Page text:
Kathleen Gorham

Kathleen Gorham (1932-1983), dancer, was born of English-Irish parentage in Sydney. She was convent educated and commenced ballet lessons at the age of seven, later studying under Lorraine Norton and Leon Kellaway. At the age of fifteen she was invited by Edouard Borovansky to join the Borovansky Company then in Melbourne. Despite fiery clashes from time to time, he carefully nurtured Kathleen's career and her belief 'it was my duty to dance here and help him build Australian ballet.'

In her first season dancing in such different ballets as Scheherazade, Terra Australia, Facade and Les Sylphides as well as in operetta where she danced the can can, she revealed a unique capacity to encompass dramatic, lyrical and comic roles, and a more than ordinary capacity for discipline and hard work.

She was promoted to junior ballerina in 1947 but in January 1948 the company disbanded. As 'Ann Somers' Gorham joined the Ballet Rambert then touring Australasia and travelled to England with it. There followed appearances with the Roland Petit Company in Paris, followed by study in London, then a stint with the Sadler's Wells Theatre Ballet. In 1951 she rejoined Borovansky's new company and during 1951- 52 danced her first Giselle, the role for which she is best remembered in Australia. She created several new roles before the company again folded. She went for a season with the Grand Ballet du Marquis de Cuevas in Paris and again to Sadler's Wells.

She returned at Borovansky's request in 1954 and between 1954-61 created new roles in ballets by Paul Grinwis, David Lichine and Robert Pomie, as well as dancing principal roles in the classical ballets. John Cranko praised her Pineapple Poll.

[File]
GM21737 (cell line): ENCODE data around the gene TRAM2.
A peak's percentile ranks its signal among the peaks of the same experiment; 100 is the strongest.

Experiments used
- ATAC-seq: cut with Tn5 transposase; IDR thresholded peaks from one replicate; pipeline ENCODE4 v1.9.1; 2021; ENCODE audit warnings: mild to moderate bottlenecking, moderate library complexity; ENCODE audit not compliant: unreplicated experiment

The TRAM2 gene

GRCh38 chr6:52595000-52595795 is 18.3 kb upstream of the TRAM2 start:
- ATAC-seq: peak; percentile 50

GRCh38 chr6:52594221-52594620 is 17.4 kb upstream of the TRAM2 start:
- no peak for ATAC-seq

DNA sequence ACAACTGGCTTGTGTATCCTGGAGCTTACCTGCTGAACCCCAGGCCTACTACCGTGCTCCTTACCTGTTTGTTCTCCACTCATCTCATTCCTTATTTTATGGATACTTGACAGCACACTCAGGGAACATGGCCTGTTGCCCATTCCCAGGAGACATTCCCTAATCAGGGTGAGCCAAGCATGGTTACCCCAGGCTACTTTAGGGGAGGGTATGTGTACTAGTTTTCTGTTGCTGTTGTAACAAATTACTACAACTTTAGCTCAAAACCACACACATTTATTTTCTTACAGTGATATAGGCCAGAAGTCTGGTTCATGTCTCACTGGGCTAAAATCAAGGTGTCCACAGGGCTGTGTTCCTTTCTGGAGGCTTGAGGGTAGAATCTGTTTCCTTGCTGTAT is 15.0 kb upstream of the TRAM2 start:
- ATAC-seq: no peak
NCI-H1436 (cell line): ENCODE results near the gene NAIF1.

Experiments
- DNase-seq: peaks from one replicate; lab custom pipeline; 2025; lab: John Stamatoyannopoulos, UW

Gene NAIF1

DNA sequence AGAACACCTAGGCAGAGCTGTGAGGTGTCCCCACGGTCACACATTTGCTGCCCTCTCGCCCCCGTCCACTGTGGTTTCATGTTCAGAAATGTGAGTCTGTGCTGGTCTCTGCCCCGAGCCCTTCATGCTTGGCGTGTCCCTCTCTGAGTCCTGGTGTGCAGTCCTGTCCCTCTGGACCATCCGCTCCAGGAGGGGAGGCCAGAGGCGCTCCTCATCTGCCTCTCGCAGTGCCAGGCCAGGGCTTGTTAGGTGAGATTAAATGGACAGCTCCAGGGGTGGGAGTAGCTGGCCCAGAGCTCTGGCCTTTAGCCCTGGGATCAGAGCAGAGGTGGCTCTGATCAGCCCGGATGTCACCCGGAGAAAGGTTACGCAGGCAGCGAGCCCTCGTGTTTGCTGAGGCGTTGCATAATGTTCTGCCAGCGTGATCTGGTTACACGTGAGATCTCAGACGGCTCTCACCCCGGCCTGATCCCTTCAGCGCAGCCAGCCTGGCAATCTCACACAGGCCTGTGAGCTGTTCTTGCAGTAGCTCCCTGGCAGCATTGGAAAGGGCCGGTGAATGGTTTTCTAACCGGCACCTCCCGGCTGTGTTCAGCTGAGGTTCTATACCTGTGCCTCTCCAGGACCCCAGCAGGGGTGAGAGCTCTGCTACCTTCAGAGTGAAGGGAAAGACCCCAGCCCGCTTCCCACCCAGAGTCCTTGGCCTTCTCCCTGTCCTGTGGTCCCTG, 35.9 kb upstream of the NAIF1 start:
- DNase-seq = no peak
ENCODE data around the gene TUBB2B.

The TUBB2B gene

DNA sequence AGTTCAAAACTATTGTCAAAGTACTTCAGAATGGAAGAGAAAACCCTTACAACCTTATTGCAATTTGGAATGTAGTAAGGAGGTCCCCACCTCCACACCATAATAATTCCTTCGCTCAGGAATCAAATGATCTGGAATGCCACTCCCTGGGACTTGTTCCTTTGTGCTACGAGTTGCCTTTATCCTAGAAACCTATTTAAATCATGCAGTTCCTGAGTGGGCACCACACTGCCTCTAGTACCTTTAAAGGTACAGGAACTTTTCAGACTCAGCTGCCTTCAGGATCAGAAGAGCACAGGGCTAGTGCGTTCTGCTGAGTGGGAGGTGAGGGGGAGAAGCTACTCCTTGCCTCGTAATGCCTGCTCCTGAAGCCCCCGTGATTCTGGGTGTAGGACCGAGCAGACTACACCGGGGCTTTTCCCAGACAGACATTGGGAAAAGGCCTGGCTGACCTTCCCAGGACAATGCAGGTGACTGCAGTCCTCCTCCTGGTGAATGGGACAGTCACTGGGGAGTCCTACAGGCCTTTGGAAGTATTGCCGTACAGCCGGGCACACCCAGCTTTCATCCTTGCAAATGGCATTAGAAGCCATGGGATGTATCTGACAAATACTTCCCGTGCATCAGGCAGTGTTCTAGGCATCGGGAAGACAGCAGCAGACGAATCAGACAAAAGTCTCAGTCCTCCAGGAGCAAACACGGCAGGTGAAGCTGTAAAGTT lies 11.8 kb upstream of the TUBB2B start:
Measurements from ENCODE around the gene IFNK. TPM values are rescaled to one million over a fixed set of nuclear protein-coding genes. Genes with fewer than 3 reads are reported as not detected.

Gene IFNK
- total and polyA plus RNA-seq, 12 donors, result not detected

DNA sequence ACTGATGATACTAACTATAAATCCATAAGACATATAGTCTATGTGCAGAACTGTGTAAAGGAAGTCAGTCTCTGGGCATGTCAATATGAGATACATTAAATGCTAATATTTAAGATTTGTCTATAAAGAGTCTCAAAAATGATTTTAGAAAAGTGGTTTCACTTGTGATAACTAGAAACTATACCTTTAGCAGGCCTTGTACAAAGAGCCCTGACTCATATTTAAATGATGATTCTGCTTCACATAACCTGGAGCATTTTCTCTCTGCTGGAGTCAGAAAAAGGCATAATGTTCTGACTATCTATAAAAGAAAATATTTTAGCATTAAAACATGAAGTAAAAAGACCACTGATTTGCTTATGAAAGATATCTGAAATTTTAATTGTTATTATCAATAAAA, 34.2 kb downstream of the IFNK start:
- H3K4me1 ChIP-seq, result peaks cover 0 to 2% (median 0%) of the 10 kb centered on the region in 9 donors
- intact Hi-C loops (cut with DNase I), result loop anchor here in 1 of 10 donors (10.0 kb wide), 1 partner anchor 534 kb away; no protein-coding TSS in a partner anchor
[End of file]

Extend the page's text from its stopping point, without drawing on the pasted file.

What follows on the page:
She married Robert Pomie, a French dancer from L'Opera de Paris who joined the Borovansky company during the 1957-58 season, and retired briefly for the birth of their son Anthony. In 1959 she worked with her husband to establish the Ballet Theatre le Fran├žais in Sydney, but rejoined Borovansky for the 1959-60 season. Following his death and the disbanding of his company, she returned to Europe.

Kathleen came back in 1962 to become prima ballerina of the newly- formed Australian Ballet, where she played a significant role in the artistic development of a recognisably Australian ballet company. She reached new artistic heights in association with Robert Helpmann: he was her favourite director; Kathleen was his favourite Australian ballerina. She created the leading role in his The Display and Yugen performing, he said, 'everything that I had hoped in the role'. Her portrayal of Elektra in 1966 revealed her technique and dramatic qualities at their finest. Following the ballet's first overseas tour in 1966, Kathleen Gorham announced her retirement. She taught in Melbourne and from 1981 at Southport, Queensland. She died on 30 April 1983, survived by her son and her second husband, Barney Marrows.

Hilary Weatherburn